The fusion of technology and medicine has led to the advent of advanced wound healing techniques that may be adapted to the management of surgical defects. Shortened duration of healing and ease-of-use are two potential benefits under investigation. Here, Matthew J. Lin MD, Danielle P. Dubin BA, Aaron S. Farberg MD, Hooman Khorasani MD, David A. Kriegel MD describe a 65-year-old male with a nasal alar wound that was allowed to heal with secondary intention, assisted by a novel methacrylate polymer powder dressing.
Advances in technology have recently contributed to the development of innovative wound healing modalities that hold promise for the management of surgical defects.
65-year-old Caucasian man presented with a biopsy-proven nodular basal cell carcinoma on the left nasal alar. The tumor was cleared after 2 stages of Mohs Micrographic Surgery with excision down to the nasalis muscle. The resultant defect measured 12mm x 14mm in area and 5mm in depth (wound size 840mm3). Reconstructive options were discussed, including random pattern flap repair, skin graft and secondary intention healing with the aid of a novel methacrylate powder dressing.The patient preferred to proceed with secondary intention healing assisted by the methacrylate powder dressing.
After achieving hemostasis, 10mg of a sterile, biologically inert polymerized methacrylate powder dressing (Altrazeal™, Uluru Inc., TX) was poured over the wound in a uniform layer to fill and seal the entire surface. 0.1ml of sterile ionic saline was sprayed onto the powder to activate the dressing. The single dressing was left intact for 3 weeks. A post-operative follow-up visit at 3 weeks found the wound completely epithelialized and reduced in size to 9 x 10mm in area and 1mm in depth (wound size volume 90mm3). This represented a 90% reduction in wound (Figure 1). The dressing was easy to maintain, non-painful, and there were no reported adverse effects.
Polymerized methacrylate powder dressings are a novel, sophisticated dressing modality with great potential in the management of wounds following cutaneous surgery. The dressing used in this case was a lyophilized, sterile powder consisting of 84.8% poly-2-hydroxyethylmethacrylate, 14.9% poly-2-hydroxypropylmethacrylate (pHPMA), and 0.3% sodium deoxycholate. These hydrophilic polymers have a covalent methacrylate backbone with a hydroxyl aliphatic side chain. When saline or wound exudate contacts the powder, the spheres hydrate and non-reversibly aggregate to form a moist, flexible dressing that conforms to the topography of the wound and seals it (Figure 2).1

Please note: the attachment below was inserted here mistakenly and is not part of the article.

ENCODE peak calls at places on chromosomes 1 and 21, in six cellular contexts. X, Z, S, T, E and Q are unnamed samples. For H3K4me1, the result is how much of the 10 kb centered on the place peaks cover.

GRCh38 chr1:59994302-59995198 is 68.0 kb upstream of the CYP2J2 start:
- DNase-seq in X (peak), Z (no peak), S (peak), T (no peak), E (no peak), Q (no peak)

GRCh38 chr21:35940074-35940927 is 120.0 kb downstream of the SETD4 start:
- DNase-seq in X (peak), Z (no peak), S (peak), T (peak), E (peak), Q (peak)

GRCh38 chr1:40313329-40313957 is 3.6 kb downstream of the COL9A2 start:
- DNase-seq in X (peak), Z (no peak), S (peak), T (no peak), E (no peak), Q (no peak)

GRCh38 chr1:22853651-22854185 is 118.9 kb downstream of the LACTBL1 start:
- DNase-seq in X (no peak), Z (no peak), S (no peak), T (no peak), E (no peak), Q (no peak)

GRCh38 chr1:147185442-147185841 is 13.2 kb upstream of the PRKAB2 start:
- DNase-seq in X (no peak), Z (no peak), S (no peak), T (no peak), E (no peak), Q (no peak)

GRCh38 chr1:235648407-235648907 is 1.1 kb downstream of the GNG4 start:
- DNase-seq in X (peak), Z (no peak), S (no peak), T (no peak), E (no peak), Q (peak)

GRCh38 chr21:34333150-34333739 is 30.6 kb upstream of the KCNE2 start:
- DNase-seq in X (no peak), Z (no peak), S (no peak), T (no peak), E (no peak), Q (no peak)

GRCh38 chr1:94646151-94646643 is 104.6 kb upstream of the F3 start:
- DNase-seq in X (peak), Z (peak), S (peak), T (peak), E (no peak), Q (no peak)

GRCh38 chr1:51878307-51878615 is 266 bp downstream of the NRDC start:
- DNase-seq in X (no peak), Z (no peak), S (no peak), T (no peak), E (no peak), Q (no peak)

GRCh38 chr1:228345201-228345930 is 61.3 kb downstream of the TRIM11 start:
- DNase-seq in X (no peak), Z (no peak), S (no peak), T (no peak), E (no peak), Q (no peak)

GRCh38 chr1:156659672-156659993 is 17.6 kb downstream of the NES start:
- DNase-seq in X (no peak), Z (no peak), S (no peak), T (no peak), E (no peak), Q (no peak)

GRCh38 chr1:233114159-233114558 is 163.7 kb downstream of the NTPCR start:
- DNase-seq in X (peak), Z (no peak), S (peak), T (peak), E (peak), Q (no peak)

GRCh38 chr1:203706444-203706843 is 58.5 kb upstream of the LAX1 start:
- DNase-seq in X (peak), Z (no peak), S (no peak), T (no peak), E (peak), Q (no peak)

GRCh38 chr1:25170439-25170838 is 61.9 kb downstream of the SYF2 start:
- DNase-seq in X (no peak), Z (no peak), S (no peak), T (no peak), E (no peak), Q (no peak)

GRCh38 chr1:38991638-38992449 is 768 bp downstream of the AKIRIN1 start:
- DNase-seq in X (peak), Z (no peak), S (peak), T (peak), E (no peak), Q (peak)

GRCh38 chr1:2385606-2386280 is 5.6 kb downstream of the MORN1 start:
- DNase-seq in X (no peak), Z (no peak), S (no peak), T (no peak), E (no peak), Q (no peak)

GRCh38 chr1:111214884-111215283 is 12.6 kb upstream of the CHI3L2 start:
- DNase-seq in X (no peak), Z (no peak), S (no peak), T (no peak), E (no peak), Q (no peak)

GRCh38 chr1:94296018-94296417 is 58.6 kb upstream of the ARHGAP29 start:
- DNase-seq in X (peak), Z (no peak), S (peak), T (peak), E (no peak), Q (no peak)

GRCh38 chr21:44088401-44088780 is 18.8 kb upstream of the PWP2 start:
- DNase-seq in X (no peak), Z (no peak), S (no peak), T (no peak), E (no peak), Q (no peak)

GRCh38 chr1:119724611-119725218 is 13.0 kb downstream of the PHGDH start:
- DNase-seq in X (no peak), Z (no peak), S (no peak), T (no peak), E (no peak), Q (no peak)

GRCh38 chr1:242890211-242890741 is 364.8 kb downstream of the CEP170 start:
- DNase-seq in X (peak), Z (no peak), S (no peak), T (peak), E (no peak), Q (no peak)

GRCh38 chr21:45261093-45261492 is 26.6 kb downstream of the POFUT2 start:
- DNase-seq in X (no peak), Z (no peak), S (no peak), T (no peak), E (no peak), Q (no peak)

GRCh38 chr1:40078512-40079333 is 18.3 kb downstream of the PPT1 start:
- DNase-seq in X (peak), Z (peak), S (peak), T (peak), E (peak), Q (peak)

Once the spheres have aggregated, they are designed to orientate in a honeycomb formation with 4-10nm openings (Figure 3) that serve as capillary channels. This porous architecture of the polymer is essential for adequate moisture management, as it allows for vapor transpiration at a rate of 12 l/m2 per day. This ensures the capillary flow from the moist wound surface is distributed evenly through the dressing, which contributes to its 68% water content. Notably, this approximately 3/5 water composition is similar to the water makeup of human skin. Optimized moisture management is theorized to enhance epithelial migration, stimulate angiogenesis, retain growth factors, promote autolytic debridement, and maintain ideal voltage and oxygen gradients for wound healing. The risk of infection is not increased by the existence of these pores, as their small size does not allow for bacterial migration.1
This case demonstrates the effectiveness of a polymerized methacrylate powder dressing to promote timely wound healing of a nasal alar defect. This low maintenance, single-application, user-friendly dressing spared the patient the inconvenience and pain associated with more conventional primary and secondary dressings. The dressing was well tolerated and resulted in a 90% reduction in wound size.
Further studies are needed to investigate the utility of this promising technology.
- Fitzgerald RH, Bharara M, Mills JL, Armstrong DG. Use of a Nanoflex powder dressing for wound management following debridement for necrotising fasciitis in the diabetic foot. Int Wound J. 2009;6(2):133–9.
Matthew J. Lin MD, Danielle P. Dubin BA, Aaron S. Farberg MD, Hooman Khorasani MD, David A. Kriegel MD, (2019). Methacrylate Polymer Powder Dressing for a Nasal Surgical Defect. Journal of Drugs in Dermatology, 18(12), 1274-1275. https://jddonline.com/articles/dermatology/S1545961619P0472X/3/
Content and images used with permission from the Journal of Drugs in Dermatology.
Adapted from original article for length and style.
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